> |[...] A lot of people who attack what they call "capitalists", for
> |example, just assume that capitalists would favor right-to-work laws, for
> |example, that libertarians in fact oppose. They assume that trade unions
> |are anti-capitalist, when in fact they are a fine capitalist concept.
> |Most assume that capitalists support intellectual property, when that
> |issue is orthogonal.
> |Once we agree on what we're talking about, productive discussion might
> |become possible (assuming those doing the discussing are themselves
> |capable of rational thought).
> I suggest you summarize the libertarian definition of "capitalism".
> After Mr. Bokov summarizes his definition we can start discussing
> relevant matters instead debating the meaning of words.
Here's what _I_ mean by the word "capitalism", which is also my
impression of what most libertarians mean as well:
A capitalist system is one in which:
- The courts protect the private property rights of every
individual without bias or prejudice. Access to the court
system is universal, and relatively cheap. Access to a police
force to back up court decrees is universal and cheap.
- The courts likewise enforce the terms of all freely-entered
contracts between private parties, without bias or prejudice,
and do not arbitrarily overrule contract terms that are
"against public policy" as our courts do now.
- The courts prosecute private torts, awarding damages to
wronged parties fairly in proprtion to damage done. Pollution
is a private tort.
- The government does not have the power of eminent domain to
steal people's land and give it to developers. Nor does it
have the power to arbitrarily restrict the way a land owner
can use his land with zoning laws.
- The government does not subsidize any industry, provide
price supports, or tax relief to some industries and not others.
Likewise, it doesn't tax some industries more than others for
public policy reasons, or tax businesses or individuals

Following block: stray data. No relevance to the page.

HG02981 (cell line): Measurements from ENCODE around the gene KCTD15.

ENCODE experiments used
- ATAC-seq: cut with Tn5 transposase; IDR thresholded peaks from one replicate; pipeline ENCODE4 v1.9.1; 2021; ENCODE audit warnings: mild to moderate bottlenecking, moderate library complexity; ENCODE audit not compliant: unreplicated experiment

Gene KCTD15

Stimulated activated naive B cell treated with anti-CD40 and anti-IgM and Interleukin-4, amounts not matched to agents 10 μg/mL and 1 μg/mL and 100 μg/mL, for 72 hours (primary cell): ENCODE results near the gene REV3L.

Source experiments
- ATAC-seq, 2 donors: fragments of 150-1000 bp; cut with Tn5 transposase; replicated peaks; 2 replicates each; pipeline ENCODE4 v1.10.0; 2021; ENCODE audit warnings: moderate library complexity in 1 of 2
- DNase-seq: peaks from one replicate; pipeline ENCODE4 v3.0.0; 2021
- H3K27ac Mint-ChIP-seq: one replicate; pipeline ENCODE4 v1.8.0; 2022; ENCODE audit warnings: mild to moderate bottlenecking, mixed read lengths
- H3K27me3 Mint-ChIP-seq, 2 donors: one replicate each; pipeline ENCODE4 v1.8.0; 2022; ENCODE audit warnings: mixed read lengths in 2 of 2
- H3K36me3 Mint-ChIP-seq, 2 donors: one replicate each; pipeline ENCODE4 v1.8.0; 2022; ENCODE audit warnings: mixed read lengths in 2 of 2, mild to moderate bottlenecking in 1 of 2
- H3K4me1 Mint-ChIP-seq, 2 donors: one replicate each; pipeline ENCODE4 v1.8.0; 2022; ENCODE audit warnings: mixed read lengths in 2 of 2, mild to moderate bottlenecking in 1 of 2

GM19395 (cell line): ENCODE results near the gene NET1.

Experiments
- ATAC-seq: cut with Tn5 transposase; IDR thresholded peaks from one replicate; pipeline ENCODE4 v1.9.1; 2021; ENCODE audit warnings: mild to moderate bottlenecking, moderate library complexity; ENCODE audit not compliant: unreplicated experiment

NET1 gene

- The government does not impose import/export tariffs.
- The government does not legislate in favor of business or
in favor of labor, but stays out of all disputes, other than
to enforce the terms of freely-entered contracts and to
punish torts. It provides no special protection for trade
unions, nor protects any business from strikes or from
"closed shop" contracts.
- The government does not regulate prices, wages, production,
distribution, or any other method of business. Things like
workplace safety, sexual harassment, false advertising, and
other practices are handled as private torts.
- The government does not regulate or restrict gambling,
prostitution, usury, or the drug trade (except perhaps
where children are involved).
- The government does not grant or enforce monopolies for
public utilities, public services (like mail), public
roads, or anything else than can be handled by the free
market (whether or not public defense can be privatized
is an open issue).
- The government does not redistribute wealth in the form of
welfare programs; nor does it interfere with private
efforts to do so (as our government does).
- Education is private, not mandatory, and unregulated
(except with regard to child safety).
Intellectual property is a contentious issue. I happen to
believe it is an anti-capitalist idea, being a government-
granted monopoly. Many others disagree, thinking it is a
natural extension of tangible property.
-- Lee Daniel Crocker <firstname.lastname@example.org> <http://www.piclab.com/lee/> "All inventions or works of authorship original to me, herein and past, are placed irrevocably in the public domain, and may be used or modified for any purpose, without permission, attribution, or notification."--LDC
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